Comparison of Penalties under the Motor Vehicles Act Before and After the Amendment of 2019



Old Amount

New Amount

Offences where no specific penalty is provided

Rs. 100 for first offense and Rs. 300 for second or subsequent offense

Rs. 500 for first offense, Rs. 1500 for subsequent offense

Violation of road regulations


Rs. 500 to 1000

Travelling without ticket

Rs. 200

Rs. 500

Not obeying orders of Authority and refusal to share information

Rs. 500

Rs. 2000

Unauthorised use of vehicles without license

Rs. 1000

Rs. 5000

Driving without license

Rs. 500

Rs. 5000

Driving despite disqualification

Rs. 500

Rs. 10000


Rs. 400

Rs 1000 - Rs 2000 for light motor vehicle, Rs 2000 - Rs 4000 for medium passenger or goods vehicles and impounding of driving license for second/subsequent offence.

Dangerous driving


Imprisonment of 6 months to 1 year and/or fine of Rs. 1000- Rs. 5000 for first offence and imprisonment up to 2 years and/or fine up to Rs. 10000 for second offence.

Drunken driving


Imprisonment up to 6 months and/or fine up to Rs. 10000 for first offence and imprisonment up to 2 years and/or fine of Rs. 15000 for second offence.

Driving when mentally or physically unfit

Rs. 200 for first offense, Rs. 500 for second or subsequent offence

First offence- Rs. 1000 and second or subsequent offence- Rs. 2000

Offences relating to accident


Imprisonment of up to 6 months and/or fine up to Rs. 5000 for first offence and imprisonment up to 1 year and/or fine up to Rs. 10000 for second offence.

Racing and speeding


Imprisonment of up to 1 month and/or fine up to Rs. 500 for first offence and imprisonment up to 1month and/or fine up to Rs. 10000 for second offence

Driving uninsured vehicle

Fine of Rs. 1000 and/or punishment up to 3 months

Rs. 2000 and/or imprisonment up to 3 months for the first offence and fine of Rs. 4000 and/or imprisonment up to 3 months for the second offence.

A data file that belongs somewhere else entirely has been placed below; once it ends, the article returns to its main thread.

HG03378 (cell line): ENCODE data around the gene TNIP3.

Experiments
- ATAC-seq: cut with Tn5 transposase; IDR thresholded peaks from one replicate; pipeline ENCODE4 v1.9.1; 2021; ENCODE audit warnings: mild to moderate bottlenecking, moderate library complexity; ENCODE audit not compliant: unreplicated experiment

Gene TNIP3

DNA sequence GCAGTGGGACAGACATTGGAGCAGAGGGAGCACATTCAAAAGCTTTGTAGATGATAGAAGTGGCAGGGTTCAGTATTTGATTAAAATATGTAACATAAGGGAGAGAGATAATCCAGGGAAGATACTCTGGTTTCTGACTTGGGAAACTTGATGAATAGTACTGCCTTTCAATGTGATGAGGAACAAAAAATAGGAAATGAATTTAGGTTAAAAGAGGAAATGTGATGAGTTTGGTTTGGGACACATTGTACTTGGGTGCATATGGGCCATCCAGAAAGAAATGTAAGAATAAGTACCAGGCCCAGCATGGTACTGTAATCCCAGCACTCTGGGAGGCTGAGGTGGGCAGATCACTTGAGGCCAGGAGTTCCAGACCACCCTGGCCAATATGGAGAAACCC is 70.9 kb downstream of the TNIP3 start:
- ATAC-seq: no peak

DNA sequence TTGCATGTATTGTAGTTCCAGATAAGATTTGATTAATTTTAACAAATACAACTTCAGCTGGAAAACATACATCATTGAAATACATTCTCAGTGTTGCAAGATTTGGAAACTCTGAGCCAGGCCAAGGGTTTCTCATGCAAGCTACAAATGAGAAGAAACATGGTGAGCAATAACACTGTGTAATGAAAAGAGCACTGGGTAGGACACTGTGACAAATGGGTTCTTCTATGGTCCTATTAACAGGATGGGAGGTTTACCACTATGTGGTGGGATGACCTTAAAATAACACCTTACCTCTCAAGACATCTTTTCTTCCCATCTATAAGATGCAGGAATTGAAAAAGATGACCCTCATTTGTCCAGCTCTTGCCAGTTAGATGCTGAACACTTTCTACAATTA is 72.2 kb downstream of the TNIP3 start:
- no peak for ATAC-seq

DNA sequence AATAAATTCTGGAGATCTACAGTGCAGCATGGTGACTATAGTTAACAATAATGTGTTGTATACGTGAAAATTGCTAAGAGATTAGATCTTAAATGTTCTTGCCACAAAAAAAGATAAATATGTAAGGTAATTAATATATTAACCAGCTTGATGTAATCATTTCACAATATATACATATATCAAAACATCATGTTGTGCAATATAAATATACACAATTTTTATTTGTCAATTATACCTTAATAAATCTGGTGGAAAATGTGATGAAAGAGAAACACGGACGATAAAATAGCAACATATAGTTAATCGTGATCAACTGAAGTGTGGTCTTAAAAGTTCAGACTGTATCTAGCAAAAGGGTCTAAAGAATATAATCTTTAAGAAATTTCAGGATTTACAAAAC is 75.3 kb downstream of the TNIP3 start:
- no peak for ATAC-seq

Taking vehicle without lawful authority and seizing motor vehicle by force

Rs. 500

Rs. 5000

Causing obstruction to free flow of traffic

Rs. 50

Rs. 500


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Several new penalties have also been prescribed in the Amendment Act. These are as follows:

1. Penalty for carrying excessive passengers (i.e. more than what is authorised in the registration certificate): 

Fine  of Rs.200 per excess passenger

2. Penalty for failure to use safety belts while driving: 

Fine of Rs.1,000

3. Penalty for violation of rules in seating children i.e. driving a vehicle with a child of less than 14 years without him/her being secured with a safety/child restraint system: 

Fine of Rs.1,000

4. Penalty for driving a motorcycle/ two-wheeler carrying more than one person in addition to himself: 

Fine of Rs.1,000 and disqualification of licence for a period of three months

5. Penalty for failure to allow free passage to emergency vehicles (including fire service vehicles and ambulances): 

Imprisonment upto 6 months and/or fine of Rs.10,000

6. Penalty for needless and continuous sounding of horn or in ‘horn free/silent zones’: